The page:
Next, this Court detailed all of the trial rights petitioner would forego if he chose to plead guilty to one or more of the charges in the Indictment. The Court also detailed for petitioner what the Government would be required to prove during a trial, if the petitioner opted to go to trial.

Next, this Court informed petitioner that the maximum sentence that could be imposed "under the laws for the commission of these crimes, you and the government have agreed, and as set forth in the plea agreement, is a term of imprisonment of not more than 30 years, a fine of two million dollars, a term of supervised release of six years, and a special assessment of $100." Doc no 54, pp.8-9. Petitioner stated that he understood this was the potential sentence that this Court was authorized to impose. The Court further explained to petitioner that it could not determine what the actual sentence would be imposed until it reviewed the presentence report and any challenge that petitioner or the Government might raise to the presentence report. Id., pp. 9-10.

At this point in the proceedings, the Government stated its position and indicated, ". . . the defendant is a career offender. Therefore, the offense level is, after acceptance of responsibility, Level 31, criminal history category of 6. The guideline range is 188 to 235. And in fact, Your Honor, the plea agreement sets forth that, as the parties agree." This Court then asked petitioner's attorney if the parties had agreed, and Petitioner's counsel responded by stating, "We've agreed that that is the range. That is not, of course, what the sentence is that we expect to be imposed."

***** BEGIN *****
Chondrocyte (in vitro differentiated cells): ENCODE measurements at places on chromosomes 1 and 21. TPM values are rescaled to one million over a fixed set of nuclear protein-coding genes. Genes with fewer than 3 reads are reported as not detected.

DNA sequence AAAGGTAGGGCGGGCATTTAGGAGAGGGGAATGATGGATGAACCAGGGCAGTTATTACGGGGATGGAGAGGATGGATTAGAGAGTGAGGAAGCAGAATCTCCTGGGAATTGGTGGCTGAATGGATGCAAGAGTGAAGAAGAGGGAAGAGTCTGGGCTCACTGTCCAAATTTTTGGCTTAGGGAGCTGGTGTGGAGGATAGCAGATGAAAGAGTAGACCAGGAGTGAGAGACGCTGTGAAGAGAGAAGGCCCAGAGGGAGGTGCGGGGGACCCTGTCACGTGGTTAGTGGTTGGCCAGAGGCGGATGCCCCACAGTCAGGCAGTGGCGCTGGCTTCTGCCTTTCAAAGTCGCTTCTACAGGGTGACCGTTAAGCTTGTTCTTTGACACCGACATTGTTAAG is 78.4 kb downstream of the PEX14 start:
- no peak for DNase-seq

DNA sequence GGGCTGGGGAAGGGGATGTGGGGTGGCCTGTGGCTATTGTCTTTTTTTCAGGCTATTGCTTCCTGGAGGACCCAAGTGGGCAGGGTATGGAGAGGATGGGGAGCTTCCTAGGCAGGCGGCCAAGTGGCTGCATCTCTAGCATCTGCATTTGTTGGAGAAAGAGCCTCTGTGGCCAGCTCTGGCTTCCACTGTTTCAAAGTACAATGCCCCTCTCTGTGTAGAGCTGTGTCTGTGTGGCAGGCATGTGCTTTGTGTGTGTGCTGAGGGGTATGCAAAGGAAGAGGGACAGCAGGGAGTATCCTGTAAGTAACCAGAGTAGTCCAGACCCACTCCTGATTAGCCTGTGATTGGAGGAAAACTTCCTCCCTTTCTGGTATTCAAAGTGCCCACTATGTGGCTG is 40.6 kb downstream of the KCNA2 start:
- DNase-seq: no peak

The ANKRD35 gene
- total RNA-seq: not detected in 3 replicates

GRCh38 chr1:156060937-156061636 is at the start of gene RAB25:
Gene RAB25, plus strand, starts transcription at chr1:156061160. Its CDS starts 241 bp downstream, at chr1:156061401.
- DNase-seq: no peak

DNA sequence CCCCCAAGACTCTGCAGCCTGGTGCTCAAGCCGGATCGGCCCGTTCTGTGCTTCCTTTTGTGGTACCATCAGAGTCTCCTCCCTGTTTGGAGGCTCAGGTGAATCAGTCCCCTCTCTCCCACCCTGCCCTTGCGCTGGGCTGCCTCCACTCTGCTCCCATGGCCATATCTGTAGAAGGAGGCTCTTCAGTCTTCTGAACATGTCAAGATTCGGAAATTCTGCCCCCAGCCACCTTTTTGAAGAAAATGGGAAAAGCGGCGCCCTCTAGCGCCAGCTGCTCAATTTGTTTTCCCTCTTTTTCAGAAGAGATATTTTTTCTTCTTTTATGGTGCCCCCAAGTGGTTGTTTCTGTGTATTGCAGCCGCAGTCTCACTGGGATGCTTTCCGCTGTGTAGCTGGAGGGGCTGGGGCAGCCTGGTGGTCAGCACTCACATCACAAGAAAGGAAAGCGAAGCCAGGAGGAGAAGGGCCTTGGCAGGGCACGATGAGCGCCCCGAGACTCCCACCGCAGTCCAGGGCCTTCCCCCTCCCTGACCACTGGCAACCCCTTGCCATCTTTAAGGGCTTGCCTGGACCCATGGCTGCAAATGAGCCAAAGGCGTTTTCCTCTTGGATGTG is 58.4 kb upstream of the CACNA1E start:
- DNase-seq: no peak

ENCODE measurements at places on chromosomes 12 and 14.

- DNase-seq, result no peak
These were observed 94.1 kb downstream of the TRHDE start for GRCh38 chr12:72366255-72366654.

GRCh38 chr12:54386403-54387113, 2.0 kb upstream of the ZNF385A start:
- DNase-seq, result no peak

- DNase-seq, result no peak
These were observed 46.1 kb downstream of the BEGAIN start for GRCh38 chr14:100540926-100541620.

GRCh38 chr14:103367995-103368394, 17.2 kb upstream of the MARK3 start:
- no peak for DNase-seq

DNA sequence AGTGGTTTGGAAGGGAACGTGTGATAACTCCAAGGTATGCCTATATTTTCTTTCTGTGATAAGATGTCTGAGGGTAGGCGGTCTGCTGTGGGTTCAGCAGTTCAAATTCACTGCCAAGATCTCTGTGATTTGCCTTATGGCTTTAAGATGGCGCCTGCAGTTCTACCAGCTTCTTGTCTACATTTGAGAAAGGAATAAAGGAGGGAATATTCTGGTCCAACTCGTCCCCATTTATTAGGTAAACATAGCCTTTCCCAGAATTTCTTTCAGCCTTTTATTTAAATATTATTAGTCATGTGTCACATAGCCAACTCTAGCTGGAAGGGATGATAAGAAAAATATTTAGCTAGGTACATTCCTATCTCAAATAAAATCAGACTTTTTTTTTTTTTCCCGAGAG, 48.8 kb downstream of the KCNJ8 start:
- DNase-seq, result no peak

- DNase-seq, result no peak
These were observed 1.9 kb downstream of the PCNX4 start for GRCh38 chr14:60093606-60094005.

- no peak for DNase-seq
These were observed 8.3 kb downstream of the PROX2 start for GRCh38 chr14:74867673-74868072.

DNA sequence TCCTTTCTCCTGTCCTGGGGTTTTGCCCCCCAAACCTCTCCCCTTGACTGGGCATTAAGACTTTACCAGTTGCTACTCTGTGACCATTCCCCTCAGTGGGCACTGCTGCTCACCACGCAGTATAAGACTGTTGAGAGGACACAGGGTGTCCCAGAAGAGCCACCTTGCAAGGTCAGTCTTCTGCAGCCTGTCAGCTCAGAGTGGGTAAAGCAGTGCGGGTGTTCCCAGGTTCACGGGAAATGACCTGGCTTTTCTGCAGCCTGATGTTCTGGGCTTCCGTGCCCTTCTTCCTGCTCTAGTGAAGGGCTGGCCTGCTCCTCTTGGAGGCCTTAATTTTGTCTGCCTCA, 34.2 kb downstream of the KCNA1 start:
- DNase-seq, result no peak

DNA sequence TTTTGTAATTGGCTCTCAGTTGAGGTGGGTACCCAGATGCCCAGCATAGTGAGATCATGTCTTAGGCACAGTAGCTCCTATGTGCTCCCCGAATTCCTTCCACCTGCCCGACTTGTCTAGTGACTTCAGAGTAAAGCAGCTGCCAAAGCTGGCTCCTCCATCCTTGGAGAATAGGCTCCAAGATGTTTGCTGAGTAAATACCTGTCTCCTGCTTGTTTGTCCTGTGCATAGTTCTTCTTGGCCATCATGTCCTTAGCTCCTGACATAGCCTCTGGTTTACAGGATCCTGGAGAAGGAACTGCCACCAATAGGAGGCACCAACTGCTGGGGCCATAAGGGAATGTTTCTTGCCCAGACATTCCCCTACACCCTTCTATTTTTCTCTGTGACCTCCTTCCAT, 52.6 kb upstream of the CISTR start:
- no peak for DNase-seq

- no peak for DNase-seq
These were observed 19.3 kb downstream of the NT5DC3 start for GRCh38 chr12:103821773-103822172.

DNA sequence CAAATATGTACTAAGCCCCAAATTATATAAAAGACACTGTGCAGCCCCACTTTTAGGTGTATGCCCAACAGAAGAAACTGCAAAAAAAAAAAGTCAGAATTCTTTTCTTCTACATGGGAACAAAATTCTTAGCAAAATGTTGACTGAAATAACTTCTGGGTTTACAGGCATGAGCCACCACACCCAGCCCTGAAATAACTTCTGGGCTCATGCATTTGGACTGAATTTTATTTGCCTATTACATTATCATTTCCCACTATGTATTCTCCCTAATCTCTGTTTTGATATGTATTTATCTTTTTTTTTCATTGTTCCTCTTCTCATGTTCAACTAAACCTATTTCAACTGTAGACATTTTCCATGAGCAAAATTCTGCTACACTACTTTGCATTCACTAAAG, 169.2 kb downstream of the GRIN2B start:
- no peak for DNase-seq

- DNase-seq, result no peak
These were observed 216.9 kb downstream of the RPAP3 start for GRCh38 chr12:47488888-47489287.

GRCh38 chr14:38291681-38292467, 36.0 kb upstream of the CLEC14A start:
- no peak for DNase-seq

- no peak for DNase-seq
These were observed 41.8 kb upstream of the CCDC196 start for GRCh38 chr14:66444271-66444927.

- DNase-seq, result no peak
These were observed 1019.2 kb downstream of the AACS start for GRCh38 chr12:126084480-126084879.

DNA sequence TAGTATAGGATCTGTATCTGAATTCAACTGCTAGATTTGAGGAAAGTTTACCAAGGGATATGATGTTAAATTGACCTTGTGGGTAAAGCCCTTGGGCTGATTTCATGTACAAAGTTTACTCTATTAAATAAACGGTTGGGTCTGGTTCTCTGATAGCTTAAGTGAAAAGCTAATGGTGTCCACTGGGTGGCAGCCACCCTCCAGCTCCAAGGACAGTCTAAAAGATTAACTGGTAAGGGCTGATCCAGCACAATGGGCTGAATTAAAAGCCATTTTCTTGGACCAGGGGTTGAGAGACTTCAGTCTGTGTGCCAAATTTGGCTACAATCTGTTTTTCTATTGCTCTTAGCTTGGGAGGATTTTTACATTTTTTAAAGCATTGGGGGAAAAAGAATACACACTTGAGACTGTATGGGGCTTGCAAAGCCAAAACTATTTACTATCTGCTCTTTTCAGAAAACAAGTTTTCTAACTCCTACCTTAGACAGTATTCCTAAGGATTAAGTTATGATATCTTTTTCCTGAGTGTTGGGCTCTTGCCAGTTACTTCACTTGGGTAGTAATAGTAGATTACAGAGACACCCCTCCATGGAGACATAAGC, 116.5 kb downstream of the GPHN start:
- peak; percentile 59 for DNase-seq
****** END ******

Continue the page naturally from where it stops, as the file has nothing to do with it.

Petitioner signed the plea agreement and confirmed for the Court that he knew and understood the content of the agreement. The Court then asked and received answers to the following questions:

THE COURT: . . . Sir, have you read and reviewed the agreement with your counsel?

THE DEFENDANT: Yes.

THE COURT: DO you fully understand all the terms of the agreement?

THE DEFENDANT: Yes.

THE COURT: Do you understand, I am not bound by any recommendation of sentence your attorney and/or the government may have suggested or agreed to, nor by the government's agreement not to oppose your attorney's requested sentence, if any, and that the Court could sentence you up to the maximum sentence permitted by the statute?

THE DEFENDANT: Yes.

THE COURT: Do you understand, if I decline to impose any sentence recommended by the prosecution and/or your attorney, and impose a more severe sentence, you will not be entitled to withdraw your guilty plea for that reason?

THE DEFENDANT: Yes.

Id., pp. 12-13.

Additionally, the Government's attorney was asked to summarize the contents of the plea agreement for the petitioner and the Court. The Government's attorney summarized the agreement as follows nothing Petitioner was agreeing to give up certain appeal rights, including his right to file a § 2255 Petition. Id., pp. 20-21. After hearing the summary, this Court reiterated the key collateral review and appellate rights petitioner would forego by entering a plea of guilty: